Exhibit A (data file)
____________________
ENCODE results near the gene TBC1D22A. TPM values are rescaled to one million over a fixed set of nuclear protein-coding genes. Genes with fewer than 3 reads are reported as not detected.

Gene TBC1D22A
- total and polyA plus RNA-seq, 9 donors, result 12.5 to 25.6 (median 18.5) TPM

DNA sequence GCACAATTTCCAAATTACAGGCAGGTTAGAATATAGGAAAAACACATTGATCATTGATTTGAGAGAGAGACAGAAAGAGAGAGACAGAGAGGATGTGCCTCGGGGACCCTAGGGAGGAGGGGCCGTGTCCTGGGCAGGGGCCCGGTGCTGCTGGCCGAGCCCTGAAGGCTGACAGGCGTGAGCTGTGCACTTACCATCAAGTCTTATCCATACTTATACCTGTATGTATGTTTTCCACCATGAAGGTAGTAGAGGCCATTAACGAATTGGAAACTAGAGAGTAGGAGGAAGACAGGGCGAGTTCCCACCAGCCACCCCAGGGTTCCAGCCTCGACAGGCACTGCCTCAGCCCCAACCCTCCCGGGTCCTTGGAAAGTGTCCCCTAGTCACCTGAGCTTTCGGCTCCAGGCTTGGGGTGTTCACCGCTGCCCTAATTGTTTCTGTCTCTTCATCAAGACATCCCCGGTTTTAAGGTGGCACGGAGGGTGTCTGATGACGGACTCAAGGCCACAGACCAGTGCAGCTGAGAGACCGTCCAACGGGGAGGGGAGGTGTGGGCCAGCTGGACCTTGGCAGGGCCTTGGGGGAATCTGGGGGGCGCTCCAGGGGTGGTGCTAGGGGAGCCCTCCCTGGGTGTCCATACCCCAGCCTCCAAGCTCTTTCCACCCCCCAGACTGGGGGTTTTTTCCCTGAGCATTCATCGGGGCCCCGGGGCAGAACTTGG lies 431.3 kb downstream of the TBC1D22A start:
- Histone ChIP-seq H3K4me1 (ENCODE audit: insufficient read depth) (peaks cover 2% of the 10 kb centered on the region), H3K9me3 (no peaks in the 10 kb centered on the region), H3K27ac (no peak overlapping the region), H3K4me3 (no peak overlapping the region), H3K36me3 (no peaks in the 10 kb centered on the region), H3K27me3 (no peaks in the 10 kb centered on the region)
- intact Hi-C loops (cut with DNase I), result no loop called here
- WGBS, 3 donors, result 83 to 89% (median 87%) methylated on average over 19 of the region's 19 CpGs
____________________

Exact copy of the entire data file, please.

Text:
ENCODE results near the gene TBC1D22A. TPM values are rescaled to one million over a fixed set of nuclear protein-coding genes. Genes with fewer than 3 reads are reported as not detected.

Gene TBC1D22A
- total and polyA plus RNA-seq, 9 donors, result 12.5 to 25.6 (median 18.5) TPM

DNA sequence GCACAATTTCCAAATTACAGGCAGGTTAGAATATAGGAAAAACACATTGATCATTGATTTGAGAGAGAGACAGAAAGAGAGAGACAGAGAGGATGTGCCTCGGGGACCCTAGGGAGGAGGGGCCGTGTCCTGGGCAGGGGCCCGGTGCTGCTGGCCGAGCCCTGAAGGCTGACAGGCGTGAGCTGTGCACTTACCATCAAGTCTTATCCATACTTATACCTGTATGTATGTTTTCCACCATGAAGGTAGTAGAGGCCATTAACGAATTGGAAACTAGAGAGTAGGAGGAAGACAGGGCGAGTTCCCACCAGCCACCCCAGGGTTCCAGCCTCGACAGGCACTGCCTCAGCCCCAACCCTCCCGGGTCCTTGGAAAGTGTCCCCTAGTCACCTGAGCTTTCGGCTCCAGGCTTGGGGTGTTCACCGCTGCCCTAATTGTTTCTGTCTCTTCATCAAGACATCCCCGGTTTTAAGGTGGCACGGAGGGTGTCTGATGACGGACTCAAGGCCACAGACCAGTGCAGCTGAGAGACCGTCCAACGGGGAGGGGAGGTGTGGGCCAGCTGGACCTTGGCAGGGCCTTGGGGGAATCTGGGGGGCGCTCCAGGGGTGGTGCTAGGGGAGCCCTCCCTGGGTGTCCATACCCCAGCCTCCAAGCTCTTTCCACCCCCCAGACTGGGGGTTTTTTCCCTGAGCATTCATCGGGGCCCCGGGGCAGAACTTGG lies 431.3 kb downstream of the TBC1D22A start:
- Histone ChIP-seq H3K4me1 (ENCODE audit: insufficient read depth) (peaks cover 2% of the 10 kb centered on the region), H3K9me3 (no peaks in the 10 kb centered on the region), H3K27ac (no peak overlapping the region), H3K4me3 (no peak overlapping the region), H3K36me3 (no peaks in the 10 kb centered on the region), H3K27me3 (no peaks in the 10 kb centered on the region)
- intact Hi-C loops (cut with DNase I), result no loop called here
- WGBS, 3 donors, result 83 to 89% (median 87%) methylated on average over 19 of the region's 19 CpGs